Nicole: [00:35:59] If someone’s content is making you feel bad over and over again, it’s okay to just wish them well and click the unfollow button.
Jillian: [00:36:09] Yes. So let’s see. OK so who is the ideal person to join your group?
I>Ideal customer to join Blogger to Businessp>Nicole: [00:36:15] So I mainly work with wellness entrepreneurs, so that is the registered dietitians or the food bloggers, the food photographers, there are recipe developers. That’s the majority of my business, or like the health coaches.
Nicole: [00:36:29] I also have those business outliers who are like SEO experts, or book writers, who are in my group who just really want to community and business support.
Nicole: [00:36:42] So my main people are in the food and wellness industry, who are bloggers and influencers who really want to grow their business in a way that we don’t need to just focus on page views and followers, but we can focus on that connection and relationship and engagement over all those numbers.
Jillian: [00:37:03] That’s cool. That’s great. And then so every month you’re creating content for your group?
Nicole: [00:37:10] Yes yes.
Jillian: [00:37:12] So now you’ve got three kids, and is your husband working with you on this part of your business?
Nicole: [00:37:19] Yeah so this is mainly what we work on, we take on an extremely limited amount of one-on-one clients. And then we have some small groups, we just launched a inner circle after our retreat, and we have our membership. So those are kind of like the three tiers to our business. But yes, he is with me. We juggle the kids and we juggle the business.
Jillian: [00:37:43] Got it. OK. So how many hours a week are you working on your business right now?
Nicole: [00:37:49] Barely anything.
Jillian: [00:37:51] That’s amazing.
Nicole: [00:37:52] Summer camp and school which are really weird. It’s a very hard time of year, where we have very little structure and it’s not doing us any good.
Jillian: [00:38:05] What do you mean?
Nicole: [00:38:05] Just our kids, it’s hard to have a lack of routine. So we’re kind of trying to work it between the crazy, in between the beach trips. Usually during the school year, I work anywhere from 30 I would say average of 30 hours a week while my kids are in school.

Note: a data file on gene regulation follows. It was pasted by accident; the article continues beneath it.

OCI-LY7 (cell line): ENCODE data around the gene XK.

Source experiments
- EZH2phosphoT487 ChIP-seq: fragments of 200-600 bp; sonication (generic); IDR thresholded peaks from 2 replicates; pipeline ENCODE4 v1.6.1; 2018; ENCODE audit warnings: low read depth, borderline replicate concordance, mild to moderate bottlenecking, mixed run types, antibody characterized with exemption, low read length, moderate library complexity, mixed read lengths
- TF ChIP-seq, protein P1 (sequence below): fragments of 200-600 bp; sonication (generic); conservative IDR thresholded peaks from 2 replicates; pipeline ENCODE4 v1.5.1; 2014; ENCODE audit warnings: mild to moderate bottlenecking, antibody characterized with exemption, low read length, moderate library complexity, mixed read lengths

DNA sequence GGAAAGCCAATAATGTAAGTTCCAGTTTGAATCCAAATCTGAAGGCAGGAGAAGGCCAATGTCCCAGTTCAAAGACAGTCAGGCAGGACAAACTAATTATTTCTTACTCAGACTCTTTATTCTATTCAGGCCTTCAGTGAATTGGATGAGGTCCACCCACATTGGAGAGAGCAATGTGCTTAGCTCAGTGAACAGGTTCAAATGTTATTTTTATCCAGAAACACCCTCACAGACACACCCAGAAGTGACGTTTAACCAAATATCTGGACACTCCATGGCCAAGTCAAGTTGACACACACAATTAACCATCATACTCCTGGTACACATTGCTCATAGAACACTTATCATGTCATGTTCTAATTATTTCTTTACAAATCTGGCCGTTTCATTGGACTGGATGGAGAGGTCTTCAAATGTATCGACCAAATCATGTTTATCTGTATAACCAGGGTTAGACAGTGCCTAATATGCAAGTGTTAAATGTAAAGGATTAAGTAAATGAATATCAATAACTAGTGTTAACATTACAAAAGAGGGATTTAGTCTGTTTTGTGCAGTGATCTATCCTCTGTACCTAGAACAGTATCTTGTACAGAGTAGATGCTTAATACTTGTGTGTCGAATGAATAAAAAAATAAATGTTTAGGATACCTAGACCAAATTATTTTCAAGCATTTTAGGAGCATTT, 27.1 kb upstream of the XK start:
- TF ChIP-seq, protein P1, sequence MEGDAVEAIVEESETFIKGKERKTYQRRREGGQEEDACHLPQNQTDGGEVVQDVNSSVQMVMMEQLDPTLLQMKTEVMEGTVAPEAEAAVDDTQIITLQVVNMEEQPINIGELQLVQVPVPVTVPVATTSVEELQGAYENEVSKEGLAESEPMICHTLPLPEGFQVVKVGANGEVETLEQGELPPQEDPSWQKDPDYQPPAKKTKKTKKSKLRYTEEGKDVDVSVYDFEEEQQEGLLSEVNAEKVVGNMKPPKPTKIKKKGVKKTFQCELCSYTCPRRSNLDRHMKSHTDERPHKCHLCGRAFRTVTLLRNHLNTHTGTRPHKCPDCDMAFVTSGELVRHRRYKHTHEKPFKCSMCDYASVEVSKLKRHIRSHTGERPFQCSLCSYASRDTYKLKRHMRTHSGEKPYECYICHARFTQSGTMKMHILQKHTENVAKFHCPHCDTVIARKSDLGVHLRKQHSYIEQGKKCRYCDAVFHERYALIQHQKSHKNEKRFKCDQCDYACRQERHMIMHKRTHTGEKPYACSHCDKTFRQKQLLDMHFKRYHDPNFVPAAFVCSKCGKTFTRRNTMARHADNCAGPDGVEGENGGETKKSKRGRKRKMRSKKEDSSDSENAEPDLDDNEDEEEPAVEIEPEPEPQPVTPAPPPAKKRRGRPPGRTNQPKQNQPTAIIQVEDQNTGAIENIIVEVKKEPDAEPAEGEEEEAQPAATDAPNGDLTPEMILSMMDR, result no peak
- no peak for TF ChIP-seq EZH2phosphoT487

Jillian: [00:38:24] OK. And you have a baby, right?
Nicole: [00:38:27] Yeah. She’ll be 6 months old. She’s like the best baby ever. So it’s made the transition very easy. She sleeps really well. She eats really well. So she’s just a little angel baby, so she hasn’t added too much dynamic to the group. So that’s a good thing.
Jillian: [00:38:47] That is terrific. Now do you have a team like do you have these people helping you?
Nicole: [00:38:54] So I have a freelancer who helps me with video work, and formatting for my content, and then I have my husband. And it’s just the two of us right now.
Nicole: [00:39:05] But it’s a really big deal to have someone working with you full time. So while we don’t have a team I don’t want to discount that.
Nicole: [00:39:13] Because I know a lot of people are like, How does she do it by her by herself. But really I have someone working like 30 to 40 hours with me who’s my right hand man, who I don’t have to manage, who I don’t have to explain things to in detail. So that is my team and it’s basically like having another one of me. So it is it is a lot of help.
Jillian: [00:39:36] Right. And what are you experimenting with now to grow your business? Where do you see it going?
G>Getting ready for a product launchp>Nicole: [00:39:49] So we are actually doing our first big three part video series in a few weeks which we have never done before.
Nicole: [00:39:58] Every December I do this big planning party, where I take a really big group of people like 2000 people hopefully this year it’ll be even bigger, but I think around 2000 people through planning out what their next year will be like.
Nicole: [00:40:14] So I do that as like a big launch and I was doing a summit up until January, but in January I decided that my focus was going to be my membership group, and I was going all in on my membership group.
Nicole: [00:40:26] So now I’m actually doing this video series called the Social Shift, which is the new way to grow your influencer and blog business that has nothing to do with counting pages or followers.
Nicole: [00:40:37] So this is the first time we’re doing this prerecorded video series, that is going to be really really big, which I’m really excited for,and that it’s going to lead into the opening of our Blogger to Business group, the membership group.
Jillian: [00:40:51] Got it. OK so you open your group one time of year?
Nicole: [00:40:55] It’s twice a year, and then we have a waitlist.
Jillian: [00:40:58] Okay got it. And so the way that you attract people to it is you offer this, now you’re going to offer a video series and then if you like this at the end, you could join our group.